Psychology and Art have been two equally attractive but mutually exclusive interests for me. That was until I enrolled in the Inktober challenge for 2017 on Instagram, and became a witness to the stunning work done that year by American illustrator Shawn Coss. He illustrated one mental health issue every day for the entire month and I was astounded by the impact those images had on viewers, especially me. Another series of illustrations done by Italian artist Frederico Babina represented mental illness as houses.
These illustrations are attempts to visualise that which is very hard to create a dialogue around, leading me to the idea for ‘Paintings Inside My Head’. Paintings Inside My Head is an attempt to visualise the realities of 13 individuals, living with issues including Anxiety, Depression, Bipolar Disorder, High-functioning depression, and Autism. Mental Health issues are primarily non-visual in their manifestation, thereby much more challenging to identify and understand when compared to physical injuries. The individuals experiencing these may not exhibit their struggles glaringly, and due to the obscure nature of these struggles there exists a lack of dialogue and empathy around them.
To address this opacity, the narratives from these 13 individuals were curated into eight paintings, each representing a different aspect of living with mental health issues. The text accompanying these paintings include the questions that were asked, followed by how the answers were represented, and finally, a reflective question that the art aims to direct to the viewers.
The left half of the face depicts all the colours associated with fear while the right half portrays colours that calm.
An individual represents both sides of the face. Why do we embrace only one half?
These phrases have been spoken by people in response to the daily struggles experienced by the participants. Others include:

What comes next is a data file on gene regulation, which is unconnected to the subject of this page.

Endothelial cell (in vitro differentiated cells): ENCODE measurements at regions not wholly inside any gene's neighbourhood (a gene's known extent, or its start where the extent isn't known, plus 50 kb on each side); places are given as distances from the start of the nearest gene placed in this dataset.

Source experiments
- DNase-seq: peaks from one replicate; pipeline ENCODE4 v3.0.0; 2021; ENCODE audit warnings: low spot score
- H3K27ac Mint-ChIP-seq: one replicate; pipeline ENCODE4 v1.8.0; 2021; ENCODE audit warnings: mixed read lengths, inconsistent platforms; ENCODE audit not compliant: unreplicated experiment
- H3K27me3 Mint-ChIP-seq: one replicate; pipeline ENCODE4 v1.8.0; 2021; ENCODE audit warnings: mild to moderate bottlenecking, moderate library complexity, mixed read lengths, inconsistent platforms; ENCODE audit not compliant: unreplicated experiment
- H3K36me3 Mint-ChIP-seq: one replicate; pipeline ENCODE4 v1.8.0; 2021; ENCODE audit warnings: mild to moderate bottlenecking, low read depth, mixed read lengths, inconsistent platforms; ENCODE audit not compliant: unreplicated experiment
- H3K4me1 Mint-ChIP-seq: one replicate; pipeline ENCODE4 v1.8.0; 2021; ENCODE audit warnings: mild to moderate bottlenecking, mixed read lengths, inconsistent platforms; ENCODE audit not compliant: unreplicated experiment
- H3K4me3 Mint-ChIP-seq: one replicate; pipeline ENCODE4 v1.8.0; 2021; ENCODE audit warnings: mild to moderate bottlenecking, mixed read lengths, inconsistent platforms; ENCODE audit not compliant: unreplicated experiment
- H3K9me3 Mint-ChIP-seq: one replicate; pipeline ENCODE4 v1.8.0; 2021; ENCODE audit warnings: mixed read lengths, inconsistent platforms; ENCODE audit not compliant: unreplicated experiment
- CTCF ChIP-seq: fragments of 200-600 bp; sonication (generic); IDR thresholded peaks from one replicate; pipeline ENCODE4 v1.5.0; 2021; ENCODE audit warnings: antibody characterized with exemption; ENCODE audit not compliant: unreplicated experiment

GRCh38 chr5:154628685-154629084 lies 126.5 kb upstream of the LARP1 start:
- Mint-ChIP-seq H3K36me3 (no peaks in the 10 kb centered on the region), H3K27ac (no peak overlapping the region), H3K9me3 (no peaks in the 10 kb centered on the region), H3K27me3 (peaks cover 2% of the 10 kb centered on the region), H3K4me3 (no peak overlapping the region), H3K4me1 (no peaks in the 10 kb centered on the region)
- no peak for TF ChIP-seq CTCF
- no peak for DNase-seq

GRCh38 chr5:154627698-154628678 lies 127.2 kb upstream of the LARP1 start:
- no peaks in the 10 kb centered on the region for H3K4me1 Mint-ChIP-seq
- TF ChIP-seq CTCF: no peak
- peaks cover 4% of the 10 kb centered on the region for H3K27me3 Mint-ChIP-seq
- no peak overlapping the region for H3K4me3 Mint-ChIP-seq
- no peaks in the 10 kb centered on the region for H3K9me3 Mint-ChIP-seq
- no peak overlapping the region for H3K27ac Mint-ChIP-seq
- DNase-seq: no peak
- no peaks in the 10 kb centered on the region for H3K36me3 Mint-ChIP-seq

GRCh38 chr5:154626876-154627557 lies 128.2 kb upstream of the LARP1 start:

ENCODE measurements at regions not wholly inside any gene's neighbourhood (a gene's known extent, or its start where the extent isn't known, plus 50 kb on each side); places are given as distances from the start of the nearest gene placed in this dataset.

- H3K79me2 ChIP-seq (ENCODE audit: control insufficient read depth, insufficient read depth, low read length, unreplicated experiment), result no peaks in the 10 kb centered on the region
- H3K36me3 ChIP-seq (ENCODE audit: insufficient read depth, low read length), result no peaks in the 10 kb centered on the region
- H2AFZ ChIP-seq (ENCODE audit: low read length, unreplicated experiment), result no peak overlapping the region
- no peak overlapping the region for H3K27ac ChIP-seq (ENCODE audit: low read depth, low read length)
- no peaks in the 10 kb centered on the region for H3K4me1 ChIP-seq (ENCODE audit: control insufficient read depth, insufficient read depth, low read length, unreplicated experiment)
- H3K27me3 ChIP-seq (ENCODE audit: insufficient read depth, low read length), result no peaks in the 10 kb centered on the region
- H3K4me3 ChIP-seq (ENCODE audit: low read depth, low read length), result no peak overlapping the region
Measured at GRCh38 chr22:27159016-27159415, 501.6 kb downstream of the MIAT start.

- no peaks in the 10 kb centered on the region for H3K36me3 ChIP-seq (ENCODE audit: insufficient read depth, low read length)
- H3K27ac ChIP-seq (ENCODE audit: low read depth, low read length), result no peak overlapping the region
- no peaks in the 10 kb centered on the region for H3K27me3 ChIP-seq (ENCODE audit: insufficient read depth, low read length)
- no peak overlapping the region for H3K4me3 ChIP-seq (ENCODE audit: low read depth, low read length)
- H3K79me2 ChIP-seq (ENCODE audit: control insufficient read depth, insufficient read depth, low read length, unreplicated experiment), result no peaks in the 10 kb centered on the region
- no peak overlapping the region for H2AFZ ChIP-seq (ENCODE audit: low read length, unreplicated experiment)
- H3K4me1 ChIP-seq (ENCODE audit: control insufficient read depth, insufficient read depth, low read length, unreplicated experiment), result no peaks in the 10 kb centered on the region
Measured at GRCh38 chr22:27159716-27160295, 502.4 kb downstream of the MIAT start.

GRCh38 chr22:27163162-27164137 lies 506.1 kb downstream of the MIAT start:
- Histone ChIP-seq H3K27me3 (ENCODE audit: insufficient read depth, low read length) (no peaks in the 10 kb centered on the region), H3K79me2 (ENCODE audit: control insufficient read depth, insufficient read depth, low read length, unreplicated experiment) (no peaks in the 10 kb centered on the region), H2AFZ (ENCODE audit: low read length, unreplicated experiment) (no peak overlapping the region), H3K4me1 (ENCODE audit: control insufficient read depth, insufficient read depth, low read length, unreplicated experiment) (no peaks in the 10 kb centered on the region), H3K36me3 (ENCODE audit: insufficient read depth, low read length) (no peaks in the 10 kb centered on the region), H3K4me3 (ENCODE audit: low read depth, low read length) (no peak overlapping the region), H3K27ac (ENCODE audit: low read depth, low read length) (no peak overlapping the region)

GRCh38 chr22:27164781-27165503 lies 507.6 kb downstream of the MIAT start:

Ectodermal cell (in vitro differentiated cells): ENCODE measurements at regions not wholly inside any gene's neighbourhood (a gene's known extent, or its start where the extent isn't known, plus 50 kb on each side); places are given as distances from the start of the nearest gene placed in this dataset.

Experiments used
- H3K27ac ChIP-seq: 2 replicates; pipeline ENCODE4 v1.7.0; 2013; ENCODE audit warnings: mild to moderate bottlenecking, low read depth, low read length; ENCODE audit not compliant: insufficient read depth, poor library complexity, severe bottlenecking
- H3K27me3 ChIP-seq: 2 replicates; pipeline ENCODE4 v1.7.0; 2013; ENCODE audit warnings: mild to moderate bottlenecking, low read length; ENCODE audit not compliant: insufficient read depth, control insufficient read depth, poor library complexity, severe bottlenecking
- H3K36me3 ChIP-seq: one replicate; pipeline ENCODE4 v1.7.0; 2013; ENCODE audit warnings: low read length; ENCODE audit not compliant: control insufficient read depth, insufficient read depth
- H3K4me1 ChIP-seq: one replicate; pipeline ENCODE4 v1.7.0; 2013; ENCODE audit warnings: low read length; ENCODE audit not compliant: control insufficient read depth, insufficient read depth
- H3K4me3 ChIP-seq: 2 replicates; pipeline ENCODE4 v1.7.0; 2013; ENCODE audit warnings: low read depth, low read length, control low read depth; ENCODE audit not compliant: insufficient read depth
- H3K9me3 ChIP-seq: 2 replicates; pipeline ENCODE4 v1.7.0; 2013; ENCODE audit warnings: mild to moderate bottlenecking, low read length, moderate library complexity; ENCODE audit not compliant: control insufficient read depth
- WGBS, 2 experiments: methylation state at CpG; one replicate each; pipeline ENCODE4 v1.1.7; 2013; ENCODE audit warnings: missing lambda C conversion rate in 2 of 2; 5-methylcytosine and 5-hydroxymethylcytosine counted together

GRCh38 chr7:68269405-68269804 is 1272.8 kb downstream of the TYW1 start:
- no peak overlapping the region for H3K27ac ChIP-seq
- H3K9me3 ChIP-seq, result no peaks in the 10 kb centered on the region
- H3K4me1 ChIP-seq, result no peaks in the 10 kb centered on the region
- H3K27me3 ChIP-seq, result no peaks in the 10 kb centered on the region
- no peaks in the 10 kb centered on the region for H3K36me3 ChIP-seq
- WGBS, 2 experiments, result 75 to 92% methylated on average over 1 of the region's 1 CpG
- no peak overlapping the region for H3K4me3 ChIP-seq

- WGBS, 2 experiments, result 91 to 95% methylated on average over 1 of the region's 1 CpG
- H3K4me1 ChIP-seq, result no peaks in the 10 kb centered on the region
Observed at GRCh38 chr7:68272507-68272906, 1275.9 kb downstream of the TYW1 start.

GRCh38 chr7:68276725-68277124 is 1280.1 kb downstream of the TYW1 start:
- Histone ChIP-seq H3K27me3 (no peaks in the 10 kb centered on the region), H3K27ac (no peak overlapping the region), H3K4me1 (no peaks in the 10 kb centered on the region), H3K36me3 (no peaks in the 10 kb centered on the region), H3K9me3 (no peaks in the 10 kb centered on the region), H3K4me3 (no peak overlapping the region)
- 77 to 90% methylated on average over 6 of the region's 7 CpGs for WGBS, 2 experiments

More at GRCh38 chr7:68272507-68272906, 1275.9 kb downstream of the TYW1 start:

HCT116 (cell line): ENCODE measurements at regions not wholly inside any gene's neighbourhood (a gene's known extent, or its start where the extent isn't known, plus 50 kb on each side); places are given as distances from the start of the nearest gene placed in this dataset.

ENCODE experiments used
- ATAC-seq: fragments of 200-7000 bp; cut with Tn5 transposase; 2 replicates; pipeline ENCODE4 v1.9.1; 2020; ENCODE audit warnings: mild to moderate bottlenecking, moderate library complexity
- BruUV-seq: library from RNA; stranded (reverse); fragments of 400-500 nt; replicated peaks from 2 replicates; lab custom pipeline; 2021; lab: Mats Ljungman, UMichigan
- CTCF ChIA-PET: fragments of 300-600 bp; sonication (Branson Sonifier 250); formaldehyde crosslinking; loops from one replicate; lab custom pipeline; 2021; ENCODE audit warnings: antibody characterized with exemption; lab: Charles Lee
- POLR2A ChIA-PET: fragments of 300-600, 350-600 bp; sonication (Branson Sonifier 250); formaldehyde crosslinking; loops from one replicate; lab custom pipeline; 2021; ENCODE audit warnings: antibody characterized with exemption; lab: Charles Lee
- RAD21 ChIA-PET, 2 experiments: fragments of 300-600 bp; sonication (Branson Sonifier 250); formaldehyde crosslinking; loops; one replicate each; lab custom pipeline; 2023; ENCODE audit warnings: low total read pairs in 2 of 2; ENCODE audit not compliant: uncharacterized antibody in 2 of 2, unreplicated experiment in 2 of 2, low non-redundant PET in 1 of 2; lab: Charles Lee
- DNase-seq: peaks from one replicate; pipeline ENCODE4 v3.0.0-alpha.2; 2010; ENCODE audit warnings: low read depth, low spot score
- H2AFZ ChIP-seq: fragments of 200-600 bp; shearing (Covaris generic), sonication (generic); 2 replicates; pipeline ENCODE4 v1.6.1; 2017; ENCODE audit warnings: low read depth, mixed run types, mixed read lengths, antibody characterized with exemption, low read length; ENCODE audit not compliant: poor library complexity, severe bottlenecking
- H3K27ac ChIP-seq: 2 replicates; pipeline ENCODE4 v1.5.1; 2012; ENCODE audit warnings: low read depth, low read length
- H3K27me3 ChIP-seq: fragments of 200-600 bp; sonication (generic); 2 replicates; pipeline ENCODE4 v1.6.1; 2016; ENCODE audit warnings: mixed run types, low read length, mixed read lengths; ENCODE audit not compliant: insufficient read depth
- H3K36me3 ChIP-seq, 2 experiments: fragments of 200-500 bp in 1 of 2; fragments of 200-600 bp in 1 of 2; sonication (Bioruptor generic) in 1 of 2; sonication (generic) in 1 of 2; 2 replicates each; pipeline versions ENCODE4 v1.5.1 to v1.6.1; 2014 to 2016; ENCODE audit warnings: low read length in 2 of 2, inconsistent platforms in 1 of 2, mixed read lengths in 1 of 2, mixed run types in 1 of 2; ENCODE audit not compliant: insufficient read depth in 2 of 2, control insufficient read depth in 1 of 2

“It’s not real.” “It’s your parents’ fault.” “This is a made-up means for selling attention.”
Can you imagine meeting someone with a chronic medical illness and directing the same language at them?
Some of these messages were discovered in books, others in people. Nearly every person who talked about hearing painful verbal attack also found words that healed.
How often, through our words, are we sensitive to the effort required in battling mental health issues? When was the last time you used any of these words?
The people who responded to this question galled about the things they struggled to do on a daily basis, including: multi-tasking, staying in one place, looking like an “ideal girl”, being angry, washing hair, having a healthy sleep cycle, balancing emotions,and being able to talk to people, specially in a gathering.
How would we feel if we woke up tomorrow and struggled to do things we can do so easily today?
People responded with:
“Someone who can let go of things“; “A zookeeper taking care of pandas!“; “Someone who has support“; “Someone who has love to give“; “Goku, who paints occasionally“; “Someone who can choose to not be born“; “A performer“; “A succulent on someone’s desk“; “A footballer“; “A thestral“; “A singer“; “Someone who can dye their hair bubblegum pink!”
(Responses: a scared cat, a lonely beach at night, fish bones, a dark cloud covering the head, sharp shapes like a triangle, a bowl of spaghetti so knotted and messy that you can only devour in one go, a lone tree,how water feels coming out of a pipe when pressurized, boxes and arrows coloured black, a clenched fist, a half empty cup of coffee, and a black and white picture of a crowd with only me coloured in)
This was one of the most essential questions during the project. For someone who has never experienced any mental health issue, it can be hard to conceptualise. Imagine looking at an object that makes us very uncomfortable. The response is usually to close our eyes, and we want to distance ourselves from the source of discomfort. Now what happens when that object is a feeling inside our mind and closing our eyes is no means to escape?
(songs: Parachute by Coldplay, Love you Zindagi from Dear Zindagi, Cheap Thrills by Sia, Move by Saith Motel, Peace by Schiller, Moora from Gangs of Wasseypur, NaJa by Pav Dharia, Flag Song by Rock n’ Roll Soldiers, and Uptown Funk by Bruno Mars)
This was the more fun one. I spent time listening to the songs sent in response to this and most were already a favourite! You know how your heart beats maybe just a bit faster when you know the words, your adrenaline is on a tiny bit of rush when you know the song is about to peak, and there is that tiniest bit of movement in your body when it’s in sync with the beats? Think of that moment when you look at these sound waves. These are sound waves of happiness, excitement, hope, and in more than one case, the NEED to dance.
The final one and the most important too! EVERY single person replied to this, no matter how difficult their journey had been so far. Says a lot about human will.
I feel immensely grateful to all the people who took a leap of faith and participated in the project. And I hope these visuals and accompanying narratives can create greater sensitivity and empathy.